Tagged: Forum for Gout Victims
May 20, 2017 at 7:11 pm #3796
GoutPal VictimParticipantŦallars: Ŧ 1.74
My doctor asked me to eat a low purine diet. No list states the serving size, nor how much of total purines I should eat a day. Please help me.
I am not diabetic.
May 20, 2017 at 8:53 pm #3798
d qParticipantŦallars: Ŧ 363.33
While your uric acid is indeed very high, not all people will develop gout. The normal approach would be to start medication after a gout attack.
Some rhematologists would say start medication after a single gout attack, some would say if you get two gout attacks within a calendar year however I am no doctor and the doctor you see may very completely in opinion.
I started medication after the second attack and looking back it now, had I known what the pain would be like, I wouldn’t even wait for the second attack and would have started it after the first attack.
On another note, a low purine diet is highly unlikely to bring your uric acid levels down alone. 9.6 is exceptionally high for diet alone treatment. Again I am no doctor.
My opinion would be to either discuss further treatment options for your high uric acid with your doctor or maybe see a specilalist rheumatologist.
Gout is an insidious disease and creeps up on you over time but not everyone with high uric acid will get it.
May 20, 2017 at 11:48 pm #3801
nobodyParticipantŦallars: Ŧ 502.41
GoutPal has a purine content list which seems standardized per weight. You could convert those values into whatever serving sizes you like to use but I don’t think there would be much point because there is no particular amount of purines you should be eating in the first place. Purines aren’t like proteins or what have you in that the ideal amount in your diet is simply zero. But of course you need to eat some.
My assumption would be that if you’re told to go on a low purine diet that simply means you ought to try eating less purines. And for that purpose, even if you wanted to bother with counting purines the amount per serving wouldn’t be useful. What you might be able to make use of instead is the amount of purines per calorie or relative to the amount of protein in the food.
Realistically though, the practical way to achieve a low purine diet is simply to avoid the especially purine-rich foods. The difference between the purine content of cheese and meat for instance is so large that the actual values don’t matter: if you have no reason to avoid dairy (lowering the amount of purines you eat ought not to be your only dietary concern!), getting most of your protein from dairy is the easy ticket to a low purine diet. It can be that simple.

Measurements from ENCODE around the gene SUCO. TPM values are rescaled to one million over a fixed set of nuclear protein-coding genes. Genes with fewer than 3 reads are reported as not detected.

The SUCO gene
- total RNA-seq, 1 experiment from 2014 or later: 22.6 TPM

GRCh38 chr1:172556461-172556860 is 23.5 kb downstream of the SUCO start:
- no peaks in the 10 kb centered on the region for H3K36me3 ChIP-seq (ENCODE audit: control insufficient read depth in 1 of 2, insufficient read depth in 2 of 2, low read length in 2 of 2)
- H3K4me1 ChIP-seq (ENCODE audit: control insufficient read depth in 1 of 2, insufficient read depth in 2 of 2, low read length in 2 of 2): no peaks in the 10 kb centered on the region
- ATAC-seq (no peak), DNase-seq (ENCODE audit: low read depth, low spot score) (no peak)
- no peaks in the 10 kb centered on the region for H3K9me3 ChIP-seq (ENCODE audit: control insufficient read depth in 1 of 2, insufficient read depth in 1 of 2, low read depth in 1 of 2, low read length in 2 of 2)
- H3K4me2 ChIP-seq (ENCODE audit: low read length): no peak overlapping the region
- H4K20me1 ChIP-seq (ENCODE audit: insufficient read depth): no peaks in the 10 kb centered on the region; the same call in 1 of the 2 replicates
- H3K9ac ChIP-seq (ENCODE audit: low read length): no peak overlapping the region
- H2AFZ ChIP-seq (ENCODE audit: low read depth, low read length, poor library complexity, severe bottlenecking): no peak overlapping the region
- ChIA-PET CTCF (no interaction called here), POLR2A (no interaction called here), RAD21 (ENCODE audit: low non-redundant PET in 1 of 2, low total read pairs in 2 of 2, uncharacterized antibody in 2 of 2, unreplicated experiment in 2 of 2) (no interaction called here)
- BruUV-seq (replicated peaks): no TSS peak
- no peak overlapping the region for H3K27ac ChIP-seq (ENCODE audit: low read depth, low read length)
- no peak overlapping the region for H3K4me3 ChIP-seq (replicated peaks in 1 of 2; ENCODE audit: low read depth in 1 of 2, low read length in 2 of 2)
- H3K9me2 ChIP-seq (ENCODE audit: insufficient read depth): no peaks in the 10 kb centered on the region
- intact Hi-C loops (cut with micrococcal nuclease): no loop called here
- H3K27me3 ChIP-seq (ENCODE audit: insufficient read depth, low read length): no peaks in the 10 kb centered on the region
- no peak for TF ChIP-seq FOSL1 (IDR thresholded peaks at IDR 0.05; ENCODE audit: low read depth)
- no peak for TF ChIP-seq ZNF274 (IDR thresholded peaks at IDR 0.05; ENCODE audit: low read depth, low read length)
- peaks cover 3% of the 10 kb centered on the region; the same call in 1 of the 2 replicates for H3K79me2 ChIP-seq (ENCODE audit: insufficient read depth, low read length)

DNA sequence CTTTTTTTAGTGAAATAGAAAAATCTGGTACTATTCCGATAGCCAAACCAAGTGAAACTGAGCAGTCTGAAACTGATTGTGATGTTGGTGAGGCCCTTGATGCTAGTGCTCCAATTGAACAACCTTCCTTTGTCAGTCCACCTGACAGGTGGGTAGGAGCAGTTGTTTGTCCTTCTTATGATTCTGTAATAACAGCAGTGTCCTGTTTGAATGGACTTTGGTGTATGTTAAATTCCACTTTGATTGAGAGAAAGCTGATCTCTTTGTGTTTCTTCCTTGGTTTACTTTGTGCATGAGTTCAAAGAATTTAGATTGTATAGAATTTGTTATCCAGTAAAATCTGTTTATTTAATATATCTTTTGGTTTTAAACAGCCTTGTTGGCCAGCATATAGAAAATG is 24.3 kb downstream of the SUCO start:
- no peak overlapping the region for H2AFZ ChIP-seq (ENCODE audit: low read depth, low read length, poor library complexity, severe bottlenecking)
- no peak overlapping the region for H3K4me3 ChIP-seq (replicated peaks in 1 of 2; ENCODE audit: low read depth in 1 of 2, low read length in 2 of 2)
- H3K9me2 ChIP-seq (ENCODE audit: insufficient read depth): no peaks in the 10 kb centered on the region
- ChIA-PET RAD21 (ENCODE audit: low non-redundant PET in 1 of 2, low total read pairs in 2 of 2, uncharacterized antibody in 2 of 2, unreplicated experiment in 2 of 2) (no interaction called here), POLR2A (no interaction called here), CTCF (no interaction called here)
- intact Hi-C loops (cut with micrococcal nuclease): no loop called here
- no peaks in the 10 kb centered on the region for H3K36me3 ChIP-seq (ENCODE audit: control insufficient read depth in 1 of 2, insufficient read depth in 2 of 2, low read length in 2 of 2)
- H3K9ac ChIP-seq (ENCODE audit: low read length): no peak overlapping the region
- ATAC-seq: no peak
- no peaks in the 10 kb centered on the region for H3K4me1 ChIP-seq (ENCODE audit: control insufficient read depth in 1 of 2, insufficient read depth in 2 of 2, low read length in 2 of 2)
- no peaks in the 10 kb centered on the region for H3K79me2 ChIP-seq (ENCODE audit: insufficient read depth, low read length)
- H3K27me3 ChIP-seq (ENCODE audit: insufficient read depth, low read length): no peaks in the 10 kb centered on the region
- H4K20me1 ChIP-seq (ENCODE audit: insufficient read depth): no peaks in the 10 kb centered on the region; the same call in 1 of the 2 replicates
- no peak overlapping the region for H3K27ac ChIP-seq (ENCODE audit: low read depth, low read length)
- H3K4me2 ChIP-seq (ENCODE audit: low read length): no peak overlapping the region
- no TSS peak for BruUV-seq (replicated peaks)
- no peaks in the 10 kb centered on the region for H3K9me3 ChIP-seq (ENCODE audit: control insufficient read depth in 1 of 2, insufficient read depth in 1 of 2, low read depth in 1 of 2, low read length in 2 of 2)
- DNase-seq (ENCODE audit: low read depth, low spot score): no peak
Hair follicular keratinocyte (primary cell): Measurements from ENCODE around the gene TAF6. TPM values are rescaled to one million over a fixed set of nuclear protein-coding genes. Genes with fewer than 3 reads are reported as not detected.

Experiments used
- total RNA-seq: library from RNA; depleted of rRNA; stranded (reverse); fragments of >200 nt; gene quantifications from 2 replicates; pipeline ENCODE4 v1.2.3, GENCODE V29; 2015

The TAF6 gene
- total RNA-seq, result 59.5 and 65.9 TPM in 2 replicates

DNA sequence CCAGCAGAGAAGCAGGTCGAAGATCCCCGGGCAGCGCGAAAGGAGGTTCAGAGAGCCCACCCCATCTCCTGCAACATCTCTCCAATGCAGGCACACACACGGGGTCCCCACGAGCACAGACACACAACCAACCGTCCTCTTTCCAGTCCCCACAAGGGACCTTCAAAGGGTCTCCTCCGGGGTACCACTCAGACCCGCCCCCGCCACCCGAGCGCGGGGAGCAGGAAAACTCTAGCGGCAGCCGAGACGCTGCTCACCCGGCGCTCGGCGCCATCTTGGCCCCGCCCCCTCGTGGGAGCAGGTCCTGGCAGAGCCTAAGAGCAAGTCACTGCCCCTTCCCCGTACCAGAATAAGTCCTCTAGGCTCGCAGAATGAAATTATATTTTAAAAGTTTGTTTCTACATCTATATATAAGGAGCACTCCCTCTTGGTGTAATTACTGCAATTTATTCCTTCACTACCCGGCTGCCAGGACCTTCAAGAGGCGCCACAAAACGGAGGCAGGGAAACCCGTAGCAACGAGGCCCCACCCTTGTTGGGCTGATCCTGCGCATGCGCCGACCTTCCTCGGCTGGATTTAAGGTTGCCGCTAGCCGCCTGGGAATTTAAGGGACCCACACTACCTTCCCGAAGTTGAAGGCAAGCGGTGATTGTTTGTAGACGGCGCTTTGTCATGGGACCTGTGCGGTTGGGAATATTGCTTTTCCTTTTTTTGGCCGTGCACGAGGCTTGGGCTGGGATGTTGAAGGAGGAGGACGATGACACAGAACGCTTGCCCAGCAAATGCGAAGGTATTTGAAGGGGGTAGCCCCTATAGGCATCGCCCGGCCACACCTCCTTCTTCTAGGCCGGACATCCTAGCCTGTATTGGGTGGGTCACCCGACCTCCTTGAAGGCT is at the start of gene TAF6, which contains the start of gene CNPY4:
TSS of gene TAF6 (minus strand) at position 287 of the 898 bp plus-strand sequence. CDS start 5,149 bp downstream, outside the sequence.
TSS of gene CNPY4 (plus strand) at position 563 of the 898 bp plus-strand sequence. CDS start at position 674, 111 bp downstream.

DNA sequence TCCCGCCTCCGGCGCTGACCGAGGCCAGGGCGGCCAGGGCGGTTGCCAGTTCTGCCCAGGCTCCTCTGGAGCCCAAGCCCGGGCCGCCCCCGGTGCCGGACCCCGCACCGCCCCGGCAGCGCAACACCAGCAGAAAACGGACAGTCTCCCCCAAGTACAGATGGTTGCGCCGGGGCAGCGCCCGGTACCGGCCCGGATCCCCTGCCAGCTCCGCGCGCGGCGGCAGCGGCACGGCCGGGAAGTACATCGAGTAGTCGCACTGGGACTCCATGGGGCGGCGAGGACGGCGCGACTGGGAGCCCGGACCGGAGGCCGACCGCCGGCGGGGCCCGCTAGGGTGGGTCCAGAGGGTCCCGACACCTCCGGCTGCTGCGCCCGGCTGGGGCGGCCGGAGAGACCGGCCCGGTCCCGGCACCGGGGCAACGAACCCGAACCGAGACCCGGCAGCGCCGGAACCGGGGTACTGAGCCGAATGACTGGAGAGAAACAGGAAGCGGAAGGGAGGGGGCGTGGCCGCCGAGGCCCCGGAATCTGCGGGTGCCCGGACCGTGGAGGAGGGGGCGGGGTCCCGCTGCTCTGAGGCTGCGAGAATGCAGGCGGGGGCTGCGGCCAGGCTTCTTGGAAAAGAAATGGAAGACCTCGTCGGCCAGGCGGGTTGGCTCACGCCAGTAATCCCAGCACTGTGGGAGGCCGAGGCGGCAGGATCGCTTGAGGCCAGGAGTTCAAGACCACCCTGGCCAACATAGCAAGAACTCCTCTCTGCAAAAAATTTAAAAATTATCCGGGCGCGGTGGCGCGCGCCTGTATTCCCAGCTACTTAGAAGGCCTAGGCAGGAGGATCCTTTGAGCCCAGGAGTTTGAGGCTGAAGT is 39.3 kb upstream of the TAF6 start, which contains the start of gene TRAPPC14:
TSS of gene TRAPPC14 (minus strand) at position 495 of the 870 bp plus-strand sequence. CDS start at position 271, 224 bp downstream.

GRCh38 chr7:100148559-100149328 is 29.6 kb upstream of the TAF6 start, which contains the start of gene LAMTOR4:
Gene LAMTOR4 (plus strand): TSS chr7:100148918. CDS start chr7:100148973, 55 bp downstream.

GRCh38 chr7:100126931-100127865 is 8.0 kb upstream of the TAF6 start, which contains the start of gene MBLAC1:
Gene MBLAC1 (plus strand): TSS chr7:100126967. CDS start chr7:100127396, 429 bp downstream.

Most of the plants containing little protein also do not contain much in the way of purines so you can eat your fill of that stuff without counting purines.
In addition to limiting purines, noteworthy among the things which might help you lose some uric acid are:
-eating enough vegetables containing lots of magnesium, potassium and calcium to help your body get rid of the uric acid it produces
-limiting fructose, especially when used as a sweetener (see HFCS)
-losing weight (if applicable)
June 6, 2017 at 5:17 pm #4116
PatrickParticipantŦallars: Ŧ 106.36
I would listen to what these posters are telling you, especially d q. His advice is spot on. While your Uric Acid is really high, you are a ticking time bomb. You didn’t state your age, and age plays a role as it pertains to Gout attacks. My Uric Acid was always high, Every physical I had for work, my Uric Acid was always above 7, and the doctor would ask me if I had ever been diagnosed with Gout. I said, “No, never. What is Gout? Is that the condition drunk people get?” I didn’t know jack squat about Gout, and thank God I found this place.
Fast forward to age 44 and BOOM…I suffered my first Gout attack (my Uric Acid was around 9.6 at this time). My Rheumotologist did EXACTLY what d q said. “Let’s wait and see if you suffer more than 3 per calender year.” That is really horrible advice in hindsight and let me tell you why…just because you are not suffering Gout attacks, doesn’t mean your Uric Acid is getting better. It’s getting worse. It’s getting higher and with high Uric Acid comes attacks, and potentailly bigger health problems such as liver disease, heart disease, and kidney problems.
Again, I don’t know how old you are but if that profile picture is you, you look young. If it’s not you, I apologize but don’t confuse high Uric Acid and the lack of Gout attacks as not having Gout. Take care of that high Uric Acid BEFORE you get an attack and you will thank us later. I promise
You should log in to GoutPal to reply to this topic.
If you need more information, get it from Keith Taylor’s Log-in Help.